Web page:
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Torque ladder problem

  1. Dec 24, 2008 #1
    1. The problem statement, all variables and given/known data
    A uniform ladder 5 m long (and 12 kg) is leaning against the wall. The height from the ground to the point at which the ladder touches the wall is 4 m. The wall is frictionless but the ground is not. A painter (55kg) climbs 70% of the way up the ladder when it begins to slip. What is the minimum coefficient of friction?


    2. Relevant equations
    T=-T
    T=F dcos@
    F friction = F normal * Mu (coefficient)

    3. The attempt at a solution
    I figured all of the dimension and distances of the triangle. It turns out that the painter traveled 3.5 m along the ladder and is 2.8 m off the ground. The center of mass (when extended to the floor) is 2.1 m away from the point the ladder touches the ground. There is a force coming from the ground Fg which I broke into components Fy and Fx. I know Fx = Fw and that mg + M(painter)g + Fy = 0. I'm having difficulty in determining which of the forces from the ground is the friction force and the normal force. Would Fy be the normal force and Fg the frictional force?
     
  2. jcsd
  3. Dec 25, 2008 #2

    Doc Al

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    Staff: Mentor

    Good.
    Recheck that result.
    Good.
    Fg is the total force of the ground on the ladder. Fy is the normal force; Fx is the frictional force.
     
  4. Dec 25, 2008 #3
    Correction: It is 2.1 m from the point on the ground to the painter.
    I see now. The Fg and its components were confusing me.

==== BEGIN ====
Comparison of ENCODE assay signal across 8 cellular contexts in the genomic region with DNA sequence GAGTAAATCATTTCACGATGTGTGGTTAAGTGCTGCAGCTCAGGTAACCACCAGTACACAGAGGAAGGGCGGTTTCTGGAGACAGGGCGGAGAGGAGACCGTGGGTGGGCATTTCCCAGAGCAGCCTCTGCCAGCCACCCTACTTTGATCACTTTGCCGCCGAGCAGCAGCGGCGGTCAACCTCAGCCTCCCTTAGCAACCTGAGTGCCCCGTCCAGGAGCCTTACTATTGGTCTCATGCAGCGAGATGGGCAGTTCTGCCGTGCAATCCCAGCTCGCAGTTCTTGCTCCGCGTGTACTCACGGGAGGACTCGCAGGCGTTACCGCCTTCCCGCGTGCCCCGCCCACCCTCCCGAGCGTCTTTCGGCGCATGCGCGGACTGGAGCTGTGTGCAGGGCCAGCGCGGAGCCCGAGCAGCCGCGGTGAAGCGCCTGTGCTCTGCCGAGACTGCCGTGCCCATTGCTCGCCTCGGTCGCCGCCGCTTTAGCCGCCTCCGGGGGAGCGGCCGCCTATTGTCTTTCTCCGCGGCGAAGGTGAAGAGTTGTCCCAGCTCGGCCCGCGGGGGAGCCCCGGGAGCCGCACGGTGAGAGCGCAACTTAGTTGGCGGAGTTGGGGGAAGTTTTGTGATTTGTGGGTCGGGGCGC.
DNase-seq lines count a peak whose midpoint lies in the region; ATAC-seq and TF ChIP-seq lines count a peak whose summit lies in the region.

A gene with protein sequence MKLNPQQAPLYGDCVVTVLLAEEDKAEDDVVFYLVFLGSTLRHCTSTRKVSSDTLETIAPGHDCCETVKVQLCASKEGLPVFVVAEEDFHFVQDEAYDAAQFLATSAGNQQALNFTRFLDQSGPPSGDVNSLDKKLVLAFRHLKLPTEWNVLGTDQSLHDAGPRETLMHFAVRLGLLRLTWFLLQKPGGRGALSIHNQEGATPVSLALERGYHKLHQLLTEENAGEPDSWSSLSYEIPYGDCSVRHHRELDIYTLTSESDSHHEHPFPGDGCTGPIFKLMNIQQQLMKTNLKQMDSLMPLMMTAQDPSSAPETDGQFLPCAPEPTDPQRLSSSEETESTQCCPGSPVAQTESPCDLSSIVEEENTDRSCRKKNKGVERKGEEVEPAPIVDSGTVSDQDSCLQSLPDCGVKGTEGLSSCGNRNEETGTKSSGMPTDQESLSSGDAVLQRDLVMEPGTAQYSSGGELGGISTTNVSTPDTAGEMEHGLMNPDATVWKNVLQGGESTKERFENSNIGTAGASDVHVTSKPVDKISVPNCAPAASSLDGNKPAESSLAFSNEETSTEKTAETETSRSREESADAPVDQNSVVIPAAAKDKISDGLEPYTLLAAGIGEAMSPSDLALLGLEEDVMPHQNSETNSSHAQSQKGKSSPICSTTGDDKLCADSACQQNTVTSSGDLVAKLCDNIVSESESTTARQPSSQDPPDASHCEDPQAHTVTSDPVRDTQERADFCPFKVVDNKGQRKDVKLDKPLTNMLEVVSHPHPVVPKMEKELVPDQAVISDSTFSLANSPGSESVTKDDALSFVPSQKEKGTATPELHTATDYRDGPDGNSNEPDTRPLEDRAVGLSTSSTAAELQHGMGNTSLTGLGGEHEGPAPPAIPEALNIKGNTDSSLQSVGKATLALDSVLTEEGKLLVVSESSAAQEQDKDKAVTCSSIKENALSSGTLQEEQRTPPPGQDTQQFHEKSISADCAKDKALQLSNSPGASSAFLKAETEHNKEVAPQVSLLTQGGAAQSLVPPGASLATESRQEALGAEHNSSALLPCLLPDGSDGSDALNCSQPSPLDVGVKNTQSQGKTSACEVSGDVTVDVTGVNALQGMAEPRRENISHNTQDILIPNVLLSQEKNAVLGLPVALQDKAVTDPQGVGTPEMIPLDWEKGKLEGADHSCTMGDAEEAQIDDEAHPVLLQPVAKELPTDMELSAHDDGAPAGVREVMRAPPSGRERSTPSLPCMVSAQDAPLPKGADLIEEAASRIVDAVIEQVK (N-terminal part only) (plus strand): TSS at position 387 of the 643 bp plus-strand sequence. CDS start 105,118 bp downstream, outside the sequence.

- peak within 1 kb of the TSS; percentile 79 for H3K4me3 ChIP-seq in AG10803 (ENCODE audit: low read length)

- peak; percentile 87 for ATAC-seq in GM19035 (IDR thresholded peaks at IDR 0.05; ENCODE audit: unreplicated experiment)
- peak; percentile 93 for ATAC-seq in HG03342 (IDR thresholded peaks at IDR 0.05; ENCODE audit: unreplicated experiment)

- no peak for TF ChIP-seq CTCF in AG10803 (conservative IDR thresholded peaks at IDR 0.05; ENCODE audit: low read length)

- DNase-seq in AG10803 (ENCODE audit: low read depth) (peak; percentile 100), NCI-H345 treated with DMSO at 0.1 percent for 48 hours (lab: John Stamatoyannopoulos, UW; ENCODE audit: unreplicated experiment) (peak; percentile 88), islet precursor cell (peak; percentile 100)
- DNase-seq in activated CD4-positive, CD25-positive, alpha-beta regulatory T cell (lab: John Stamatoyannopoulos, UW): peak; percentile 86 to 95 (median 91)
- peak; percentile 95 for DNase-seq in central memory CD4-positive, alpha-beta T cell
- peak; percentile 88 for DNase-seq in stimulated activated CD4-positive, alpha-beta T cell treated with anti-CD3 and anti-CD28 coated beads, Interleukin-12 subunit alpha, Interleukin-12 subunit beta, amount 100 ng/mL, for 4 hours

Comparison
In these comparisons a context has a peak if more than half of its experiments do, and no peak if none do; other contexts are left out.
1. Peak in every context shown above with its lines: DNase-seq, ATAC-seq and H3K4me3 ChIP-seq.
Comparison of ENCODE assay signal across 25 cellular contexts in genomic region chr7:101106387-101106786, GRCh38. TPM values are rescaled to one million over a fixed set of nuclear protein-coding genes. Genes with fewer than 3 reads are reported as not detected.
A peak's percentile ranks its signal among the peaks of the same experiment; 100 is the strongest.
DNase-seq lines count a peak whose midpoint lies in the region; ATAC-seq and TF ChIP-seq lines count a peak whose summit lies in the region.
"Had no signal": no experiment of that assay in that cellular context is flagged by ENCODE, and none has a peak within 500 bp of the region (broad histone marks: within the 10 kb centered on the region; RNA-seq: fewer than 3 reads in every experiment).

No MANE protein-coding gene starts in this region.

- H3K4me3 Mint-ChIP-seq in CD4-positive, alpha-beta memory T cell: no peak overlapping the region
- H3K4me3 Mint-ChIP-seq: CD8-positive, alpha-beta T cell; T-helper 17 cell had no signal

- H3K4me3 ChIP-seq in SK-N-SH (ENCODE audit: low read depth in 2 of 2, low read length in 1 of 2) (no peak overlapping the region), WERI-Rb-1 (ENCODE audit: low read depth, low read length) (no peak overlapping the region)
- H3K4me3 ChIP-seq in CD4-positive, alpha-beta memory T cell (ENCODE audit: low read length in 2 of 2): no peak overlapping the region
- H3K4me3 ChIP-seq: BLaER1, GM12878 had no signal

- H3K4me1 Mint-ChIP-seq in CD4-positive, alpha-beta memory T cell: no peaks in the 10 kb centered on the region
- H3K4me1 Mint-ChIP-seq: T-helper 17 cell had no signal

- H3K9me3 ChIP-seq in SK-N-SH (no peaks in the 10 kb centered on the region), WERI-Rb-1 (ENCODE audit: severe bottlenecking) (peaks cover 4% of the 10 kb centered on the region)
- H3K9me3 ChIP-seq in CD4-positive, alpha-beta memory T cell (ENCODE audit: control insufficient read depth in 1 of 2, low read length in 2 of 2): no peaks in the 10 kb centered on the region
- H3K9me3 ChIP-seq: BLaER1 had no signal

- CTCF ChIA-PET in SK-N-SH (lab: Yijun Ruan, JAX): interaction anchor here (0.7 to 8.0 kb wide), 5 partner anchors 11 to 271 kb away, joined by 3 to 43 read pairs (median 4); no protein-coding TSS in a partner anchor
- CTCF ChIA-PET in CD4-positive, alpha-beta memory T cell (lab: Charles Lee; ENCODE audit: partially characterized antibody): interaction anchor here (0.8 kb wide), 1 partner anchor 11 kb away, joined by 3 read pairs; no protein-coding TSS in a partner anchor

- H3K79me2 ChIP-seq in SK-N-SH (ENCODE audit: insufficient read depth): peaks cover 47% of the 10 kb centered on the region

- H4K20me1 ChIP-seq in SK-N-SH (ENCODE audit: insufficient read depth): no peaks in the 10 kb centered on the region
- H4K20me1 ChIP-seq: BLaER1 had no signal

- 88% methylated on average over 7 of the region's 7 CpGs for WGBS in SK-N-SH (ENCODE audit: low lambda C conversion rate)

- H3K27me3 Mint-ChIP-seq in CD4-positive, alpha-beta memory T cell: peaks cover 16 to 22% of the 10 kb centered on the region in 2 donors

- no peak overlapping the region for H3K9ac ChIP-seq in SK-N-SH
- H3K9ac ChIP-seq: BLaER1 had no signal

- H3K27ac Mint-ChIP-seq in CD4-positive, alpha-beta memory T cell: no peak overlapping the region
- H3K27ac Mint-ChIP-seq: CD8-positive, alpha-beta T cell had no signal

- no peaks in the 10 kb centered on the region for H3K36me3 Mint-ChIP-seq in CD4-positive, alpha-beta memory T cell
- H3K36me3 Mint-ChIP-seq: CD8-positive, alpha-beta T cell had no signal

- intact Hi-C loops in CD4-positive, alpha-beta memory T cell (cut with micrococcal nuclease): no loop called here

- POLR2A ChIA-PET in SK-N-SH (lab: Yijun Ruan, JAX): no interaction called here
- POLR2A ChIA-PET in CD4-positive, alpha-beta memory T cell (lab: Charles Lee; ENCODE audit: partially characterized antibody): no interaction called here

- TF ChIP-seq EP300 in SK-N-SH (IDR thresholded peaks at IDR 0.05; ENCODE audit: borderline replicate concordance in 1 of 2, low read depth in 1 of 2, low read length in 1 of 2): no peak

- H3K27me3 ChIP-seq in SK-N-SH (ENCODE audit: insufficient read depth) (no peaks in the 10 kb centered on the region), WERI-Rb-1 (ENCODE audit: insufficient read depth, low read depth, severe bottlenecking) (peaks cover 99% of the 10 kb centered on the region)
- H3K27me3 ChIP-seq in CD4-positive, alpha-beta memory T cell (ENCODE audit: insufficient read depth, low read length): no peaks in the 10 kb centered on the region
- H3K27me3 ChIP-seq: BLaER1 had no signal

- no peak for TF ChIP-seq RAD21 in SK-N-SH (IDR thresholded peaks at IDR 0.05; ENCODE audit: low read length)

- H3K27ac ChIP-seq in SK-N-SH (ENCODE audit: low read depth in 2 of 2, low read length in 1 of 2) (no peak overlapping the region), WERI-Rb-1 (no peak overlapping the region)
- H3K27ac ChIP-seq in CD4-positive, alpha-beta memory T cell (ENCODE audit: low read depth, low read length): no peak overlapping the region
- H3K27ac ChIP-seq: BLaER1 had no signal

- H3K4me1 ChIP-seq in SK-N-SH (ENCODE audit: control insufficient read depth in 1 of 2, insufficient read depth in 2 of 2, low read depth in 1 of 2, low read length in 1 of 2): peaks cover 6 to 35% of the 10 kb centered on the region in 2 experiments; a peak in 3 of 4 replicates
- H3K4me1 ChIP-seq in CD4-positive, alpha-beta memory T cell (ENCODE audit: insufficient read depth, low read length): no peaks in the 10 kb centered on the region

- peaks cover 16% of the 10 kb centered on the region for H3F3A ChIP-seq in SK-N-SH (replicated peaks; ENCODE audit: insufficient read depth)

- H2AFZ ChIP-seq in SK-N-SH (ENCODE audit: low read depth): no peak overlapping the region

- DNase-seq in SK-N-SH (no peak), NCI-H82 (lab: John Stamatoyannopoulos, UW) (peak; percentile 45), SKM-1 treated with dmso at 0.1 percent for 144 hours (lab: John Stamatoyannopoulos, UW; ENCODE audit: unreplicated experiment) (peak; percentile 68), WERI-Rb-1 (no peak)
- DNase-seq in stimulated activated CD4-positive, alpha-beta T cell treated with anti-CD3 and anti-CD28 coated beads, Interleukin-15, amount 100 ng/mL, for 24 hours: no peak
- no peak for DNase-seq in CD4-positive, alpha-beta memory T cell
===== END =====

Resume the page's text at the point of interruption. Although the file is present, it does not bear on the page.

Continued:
So, I can just add up the mg and M(painter)g to find Fy.
    Then use torque and set the point on the ground as the pivot point. mg*2 + Mg*2.1= Fw*3
    I didn't do the calculations yet but since Fwall = Fx...it also equals friction.
    Ffriction = Fnormal*Mu
    Ffriction = Fy*Mu
    Mu = Ffriction/Fy
     
  5. Dec 26, 2008 #4
    We would be considering two two normals. One form the wall and other from the ground. We would also consider the Mg of ladder and that of the man. Consider the frictional force. Equate them.

    Also consider rotational equilibrium
     
  6. Dec 26, 2008 #5
    Ffriction = Fnormal*Mu


    There is a subtle relation between fy, fx and mu.
     
  7. Dec 26, 2008 #6

    Doc Al

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    Staff: Mentor

    OK. (That's the horizontal distance.)
    Right.
    Right.
    You'll have to redo this. The first and last terms have the wrong distance. (Looks like you mixed up vertical and horizontal distances.)
    OK.
     
  8. Dec 27, 2008 #7
    Wouldn't the horizontal distance from the point on the ground to the wall be 3m because it's a 345 triangle? Or maybe it's 4 m because it has to be perpendicular with the radius when it's extended.
     
  9. Dec 27, 2008 #8

    Doc Al

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    Staff: Mentor

    Exactly.
     
  10. Oct 28, 2009 #9
    Think of an imaginary wheel around the pivot point and torques acting perpendicular to the wheel. Total clockwise equals total anticlockwise. seehttp://www.cutescience.com/pp/physics/torque/135Torque_files/v3_document.htm
     
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